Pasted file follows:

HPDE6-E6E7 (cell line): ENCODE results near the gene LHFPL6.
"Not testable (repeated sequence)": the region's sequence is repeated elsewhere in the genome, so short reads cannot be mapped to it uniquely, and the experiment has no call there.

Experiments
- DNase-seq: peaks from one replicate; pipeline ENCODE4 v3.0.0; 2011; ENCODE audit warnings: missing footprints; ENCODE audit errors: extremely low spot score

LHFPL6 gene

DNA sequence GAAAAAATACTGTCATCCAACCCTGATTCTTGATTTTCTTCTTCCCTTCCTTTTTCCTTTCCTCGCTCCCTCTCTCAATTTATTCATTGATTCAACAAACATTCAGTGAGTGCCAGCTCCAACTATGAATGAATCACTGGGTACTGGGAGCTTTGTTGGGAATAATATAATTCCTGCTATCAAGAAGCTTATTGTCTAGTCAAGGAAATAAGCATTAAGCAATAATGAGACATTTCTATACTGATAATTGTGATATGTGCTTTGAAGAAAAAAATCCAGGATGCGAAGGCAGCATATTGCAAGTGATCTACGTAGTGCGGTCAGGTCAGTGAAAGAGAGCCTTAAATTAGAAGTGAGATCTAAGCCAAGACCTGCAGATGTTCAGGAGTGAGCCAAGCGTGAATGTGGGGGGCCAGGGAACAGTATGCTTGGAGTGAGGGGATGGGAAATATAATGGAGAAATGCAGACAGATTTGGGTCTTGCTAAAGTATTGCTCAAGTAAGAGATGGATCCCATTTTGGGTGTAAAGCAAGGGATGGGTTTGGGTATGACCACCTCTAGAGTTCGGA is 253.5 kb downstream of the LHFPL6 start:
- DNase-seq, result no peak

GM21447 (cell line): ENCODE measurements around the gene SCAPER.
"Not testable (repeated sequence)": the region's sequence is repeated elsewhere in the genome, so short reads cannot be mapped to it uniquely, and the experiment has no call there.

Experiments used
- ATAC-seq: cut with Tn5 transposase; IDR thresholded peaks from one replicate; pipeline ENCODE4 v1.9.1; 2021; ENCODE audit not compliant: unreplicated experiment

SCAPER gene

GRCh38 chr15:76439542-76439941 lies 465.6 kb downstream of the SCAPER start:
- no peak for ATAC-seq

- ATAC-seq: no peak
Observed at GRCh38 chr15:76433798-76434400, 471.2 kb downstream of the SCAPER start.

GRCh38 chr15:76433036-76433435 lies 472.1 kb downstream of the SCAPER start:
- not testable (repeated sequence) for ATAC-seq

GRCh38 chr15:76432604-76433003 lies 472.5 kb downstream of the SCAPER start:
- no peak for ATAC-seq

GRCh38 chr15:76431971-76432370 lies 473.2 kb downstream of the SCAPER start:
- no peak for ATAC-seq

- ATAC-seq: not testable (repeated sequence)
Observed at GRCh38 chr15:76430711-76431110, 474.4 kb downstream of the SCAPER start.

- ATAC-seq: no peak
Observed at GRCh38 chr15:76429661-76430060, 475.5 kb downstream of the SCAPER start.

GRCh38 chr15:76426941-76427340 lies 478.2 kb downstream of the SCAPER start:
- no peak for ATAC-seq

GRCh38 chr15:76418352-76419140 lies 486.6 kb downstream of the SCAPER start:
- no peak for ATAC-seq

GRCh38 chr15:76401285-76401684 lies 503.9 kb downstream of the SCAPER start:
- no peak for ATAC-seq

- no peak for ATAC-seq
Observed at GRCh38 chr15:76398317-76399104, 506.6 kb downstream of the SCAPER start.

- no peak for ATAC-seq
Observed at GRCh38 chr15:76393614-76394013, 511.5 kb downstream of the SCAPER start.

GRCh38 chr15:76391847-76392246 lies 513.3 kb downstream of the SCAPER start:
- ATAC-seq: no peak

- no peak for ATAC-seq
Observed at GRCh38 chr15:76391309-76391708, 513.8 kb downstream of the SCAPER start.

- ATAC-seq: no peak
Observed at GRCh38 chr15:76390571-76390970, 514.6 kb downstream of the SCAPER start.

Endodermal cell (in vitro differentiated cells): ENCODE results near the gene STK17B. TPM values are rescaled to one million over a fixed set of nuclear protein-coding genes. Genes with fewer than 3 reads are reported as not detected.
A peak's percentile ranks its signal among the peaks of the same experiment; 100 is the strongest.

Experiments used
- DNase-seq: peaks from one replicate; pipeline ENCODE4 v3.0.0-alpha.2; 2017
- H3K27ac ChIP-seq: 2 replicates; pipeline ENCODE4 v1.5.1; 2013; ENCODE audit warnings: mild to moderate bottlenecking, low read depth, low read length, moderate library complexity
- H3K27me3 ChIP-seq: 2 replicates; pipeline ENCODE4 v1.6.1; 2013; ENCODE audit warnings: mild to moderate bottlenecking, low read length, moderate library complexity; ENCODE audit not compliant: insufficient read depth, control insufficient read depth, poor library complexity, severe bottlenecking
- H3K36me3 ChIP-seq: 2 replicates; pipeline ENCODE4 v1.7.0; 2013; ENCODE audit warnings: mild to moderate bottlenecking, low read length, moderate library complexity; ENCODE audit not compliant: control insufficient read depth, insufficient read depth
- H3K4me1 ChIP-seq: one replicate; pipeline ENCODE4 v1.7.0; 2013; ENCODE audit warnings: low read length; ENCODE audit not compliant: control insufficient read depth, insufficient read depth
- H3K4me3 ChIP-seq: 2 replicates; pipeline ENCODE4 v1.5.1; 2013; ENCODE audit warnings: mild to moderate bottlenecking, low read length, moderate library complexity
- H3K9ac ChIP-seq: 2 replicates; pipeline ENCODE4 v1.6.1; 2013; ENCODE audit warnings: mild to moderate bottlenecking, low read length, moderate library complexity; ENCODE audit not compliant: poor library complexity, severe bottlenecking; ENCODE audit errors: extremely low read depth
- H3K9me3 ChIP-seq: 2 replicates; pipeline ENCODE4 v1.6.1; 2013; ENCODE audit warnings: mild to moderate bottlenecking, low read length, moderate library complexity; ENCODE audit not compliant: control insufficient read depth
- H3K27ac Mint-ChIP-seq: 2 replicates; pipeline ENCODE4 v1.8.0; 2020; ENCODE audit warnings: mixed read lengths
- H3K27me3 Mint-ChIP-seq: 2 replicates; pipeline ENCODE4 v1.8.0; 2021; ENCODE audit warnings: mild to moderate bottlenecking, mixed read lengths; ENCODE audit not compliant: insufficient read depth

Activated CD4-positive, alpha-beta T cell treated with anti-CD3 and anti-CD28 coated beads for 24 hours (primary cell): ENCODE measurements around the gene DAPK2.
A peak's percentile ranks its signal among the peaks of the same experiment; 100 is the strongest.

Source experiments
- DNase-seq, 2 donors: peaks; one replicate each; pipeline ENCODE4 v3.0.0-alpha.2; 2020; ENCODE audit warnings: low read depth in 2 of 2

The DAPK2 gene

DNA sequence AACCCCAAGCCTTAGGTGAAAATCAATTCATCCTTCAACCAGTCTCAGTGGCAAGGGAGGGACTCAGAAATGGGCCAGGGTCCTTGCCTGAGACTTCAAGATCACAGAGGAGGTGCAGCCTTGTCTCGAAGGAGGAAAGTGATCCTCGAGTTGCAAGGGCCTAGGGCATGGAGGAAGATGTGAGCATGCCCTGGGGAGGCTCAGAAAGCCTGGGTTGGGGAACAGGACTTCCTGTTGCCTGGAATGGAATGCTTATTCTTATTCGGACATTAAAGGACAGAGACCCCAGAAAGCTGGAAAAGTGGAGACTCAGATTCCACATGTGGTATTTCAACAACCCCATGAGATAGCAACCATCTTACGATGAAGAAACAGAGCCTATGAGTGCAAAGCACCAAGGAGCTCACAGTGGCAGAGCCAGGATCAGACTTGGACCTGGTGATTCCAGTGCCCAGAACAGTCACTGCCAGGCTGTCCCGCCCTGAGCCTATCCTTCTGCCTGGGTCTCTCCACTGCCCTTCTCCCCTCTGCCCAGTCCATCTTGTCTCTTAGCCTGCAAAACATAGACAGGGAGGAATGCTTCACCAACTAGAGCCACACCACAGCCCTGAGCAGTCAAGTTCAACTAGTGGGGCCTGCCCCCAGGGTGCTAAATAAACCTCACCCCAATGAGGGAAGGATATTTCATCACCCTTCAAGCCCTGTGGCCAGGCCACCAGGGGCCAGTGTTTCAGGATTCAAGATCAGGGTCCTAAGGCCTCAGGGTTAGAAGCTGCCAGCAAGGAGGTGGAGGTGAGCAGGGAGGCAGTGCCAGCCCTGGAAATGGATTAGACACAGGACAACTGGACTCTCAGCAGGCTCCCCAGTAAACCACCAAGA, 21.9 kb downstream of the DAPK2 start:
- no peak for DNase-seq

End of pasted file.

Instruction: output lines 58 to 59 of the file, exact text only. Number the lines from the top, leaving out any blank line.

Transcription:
Source experiments
- DNase-seq, 2 donors: peaks; one replicate each; pipeline ENCODE4 v3.0.0-alpha.2; 2020; ENCODE audit warnings: low read depth in 2 of 2